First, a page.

Jan. 6, 2010 (c) culture, (c) history conf
  • 3. BOOK SEARCH PROJECT
    • G began Book Search project in 2004
    • G made arrangements with several major university research libraries to scan Ms of books in their collections
      • libraries to get back a digital library of books G scans
      • only G would have the corpus of all books
      • G willing to litigate fair use issue, indemnify libraries
    • G providing “snippets” to users with links to libraries & book vendors to get the whole book
    • G also making “non-display uses” of GBS to refine search, develop automated translation & other tools (main reason for GBS)
    Jan. 6, 2010 (c) culture, (c) history conf
  • 4. AUTHORS GUILD v. GOOGLE
    • In Sept. 2005, AG + 3 of its authors sued G for © infringement for scanning books & displaying snippets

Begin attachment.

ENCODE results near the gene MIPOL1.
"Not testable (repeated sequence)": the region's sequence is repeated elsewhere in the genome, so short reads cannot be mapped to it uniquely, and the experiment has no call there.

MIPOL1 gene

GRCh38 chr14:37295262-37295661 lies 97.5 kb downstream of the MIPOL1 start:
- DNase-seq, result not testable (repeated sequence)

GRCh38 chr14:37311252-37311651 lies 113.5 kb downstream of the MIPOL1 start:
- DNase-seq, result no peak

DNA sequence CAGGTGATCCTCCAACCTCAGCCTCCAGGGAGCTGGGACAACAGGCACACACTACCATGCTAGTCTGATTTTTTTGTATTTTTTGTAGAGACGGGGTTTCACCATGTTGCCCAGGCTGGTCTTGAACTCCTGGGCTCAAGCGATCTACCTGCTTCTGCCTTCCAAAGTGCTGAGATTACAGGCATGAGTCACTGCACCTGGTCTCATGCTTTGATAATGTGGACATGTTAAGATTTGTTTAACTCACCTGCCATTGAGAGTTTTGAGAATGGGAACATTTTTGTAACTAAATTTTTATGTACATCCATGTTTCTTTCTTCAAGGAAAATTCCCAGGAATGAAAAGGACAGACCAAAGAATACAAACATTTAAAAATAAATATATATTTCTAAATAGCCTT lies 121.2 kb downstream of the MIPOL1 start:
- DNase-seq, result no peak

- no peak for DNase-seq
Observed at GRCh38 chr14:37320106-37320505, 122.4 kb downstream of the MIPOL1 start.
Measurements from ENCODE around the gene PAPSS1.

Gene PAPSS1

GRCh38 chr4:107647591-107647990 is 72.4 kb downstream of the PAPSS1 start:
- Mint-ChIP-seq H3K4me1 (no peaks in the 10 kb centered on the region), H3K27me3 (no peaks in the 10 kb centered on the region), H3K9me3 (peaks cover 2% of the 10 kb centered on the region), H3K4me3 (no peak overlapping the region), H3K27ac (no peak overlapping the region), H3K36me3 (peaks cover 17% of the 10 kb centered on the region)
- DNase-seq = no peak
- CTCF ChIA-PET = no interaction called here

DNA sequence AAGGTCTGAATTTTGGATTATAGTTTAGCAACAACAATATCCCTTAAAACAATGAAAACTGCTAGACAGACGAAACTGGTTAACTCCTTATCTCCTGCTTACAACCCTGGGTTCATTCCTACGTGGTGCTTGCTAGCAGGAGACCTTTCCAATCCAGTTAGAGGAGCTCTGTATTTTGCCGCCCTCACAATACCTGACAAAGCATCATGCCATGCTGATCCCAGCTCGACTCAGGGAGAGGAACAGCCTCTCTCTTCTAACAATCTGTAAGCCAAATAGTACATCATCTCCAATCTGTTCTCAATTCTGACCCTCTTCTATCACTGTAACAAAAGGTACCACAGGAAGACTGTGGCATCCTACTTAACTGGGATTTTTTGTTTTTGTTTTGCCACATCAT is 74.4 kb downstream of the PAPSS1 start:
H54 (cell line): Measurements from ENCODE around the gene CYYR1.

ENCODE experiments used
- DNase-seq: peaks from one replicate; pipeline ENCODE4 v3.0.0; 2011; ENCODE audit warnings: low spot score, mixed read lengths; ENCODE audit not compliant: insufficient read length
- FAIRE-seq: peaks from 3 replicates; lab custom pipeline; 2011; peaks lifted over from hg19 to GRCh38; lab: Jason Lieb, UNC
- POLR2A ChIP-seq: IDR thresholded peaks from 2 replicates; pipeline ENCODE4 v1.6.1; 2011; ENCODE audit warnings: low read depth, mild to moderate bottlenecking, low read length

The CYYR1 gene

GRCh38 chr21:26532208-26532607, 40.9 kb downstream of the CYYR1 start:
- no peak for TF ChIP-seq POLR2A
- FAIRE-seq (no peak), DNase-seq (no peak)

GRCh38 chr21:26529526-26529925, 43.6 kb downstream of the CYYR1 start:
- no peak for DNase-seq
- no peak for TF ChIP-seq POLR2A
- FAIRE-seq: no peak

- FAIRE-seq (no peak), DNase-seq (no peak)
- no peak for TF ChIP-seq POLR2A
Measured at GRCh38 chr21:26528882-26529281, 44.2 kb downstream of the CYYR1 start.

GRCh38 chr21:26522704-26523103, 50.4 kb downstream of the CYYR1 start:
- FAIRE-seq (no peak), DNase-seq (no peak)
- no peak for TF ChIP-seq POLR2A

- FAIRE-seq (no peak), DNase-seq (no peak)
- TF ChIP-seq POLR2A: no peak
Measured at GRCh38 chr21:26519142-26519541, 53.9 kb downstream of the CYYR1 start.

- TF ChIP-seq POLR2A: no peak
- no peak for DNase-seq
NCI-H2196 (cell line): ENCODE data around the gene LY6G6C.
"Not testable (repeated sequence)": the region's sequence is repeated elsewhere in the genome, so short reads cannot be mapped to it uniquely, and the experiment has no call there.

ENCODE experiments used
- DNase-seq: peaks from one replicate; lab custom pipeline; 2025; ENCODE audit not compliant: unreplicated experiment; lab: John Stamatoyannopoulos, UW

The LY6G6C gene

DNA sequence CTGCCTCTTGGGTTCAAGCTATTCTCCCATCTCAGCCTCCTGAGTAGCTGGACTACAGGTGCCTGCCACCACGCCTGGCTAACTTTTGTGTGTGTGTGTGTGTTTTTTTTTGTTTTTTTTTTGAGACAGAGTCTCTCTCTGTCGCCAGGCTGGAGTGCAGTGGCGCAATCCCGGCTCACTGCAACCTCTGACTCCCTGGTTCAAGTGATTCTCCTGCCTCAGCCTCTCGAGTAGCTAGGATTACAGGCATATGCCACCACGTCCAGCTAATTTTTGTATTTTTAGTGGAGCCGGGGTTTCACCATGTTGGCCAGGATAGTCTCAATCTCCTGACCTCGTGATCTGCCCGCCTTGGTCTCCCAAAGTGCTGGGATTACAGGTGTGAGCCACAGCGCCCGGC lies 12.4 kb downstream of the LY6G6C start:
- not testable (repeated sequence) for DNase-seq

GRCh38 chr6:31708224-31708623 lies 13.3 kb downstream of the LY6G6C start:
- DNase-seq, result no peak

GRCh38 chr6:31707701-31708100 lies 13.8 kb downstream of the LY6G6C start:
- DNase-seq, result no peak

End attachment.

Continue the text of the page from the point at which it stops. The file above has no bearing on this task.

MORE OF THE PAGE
• Class action on behalf of all rights holders whose books were scanned from Michigan library
    • G claimed fair use, but also not clear class action is viable because different interests of class members
      • Academic authors more likely to think scan-to-index = fair use
    • 5 publishers brought similar suit vs. G a month later; not initially a class action
    • Settlement was in progress for more than 2 years, during which Google kept scanning books
    Jan. 6, 2010 (c) culture, (c) history conf
  • 5. WHERE WE ARE TODAY
    • @12M books in GBS corpus at this point
    • @2M are in the public domain
      • G currently makes the whole book available for download in pdf
    • @2M are in-print and in partner program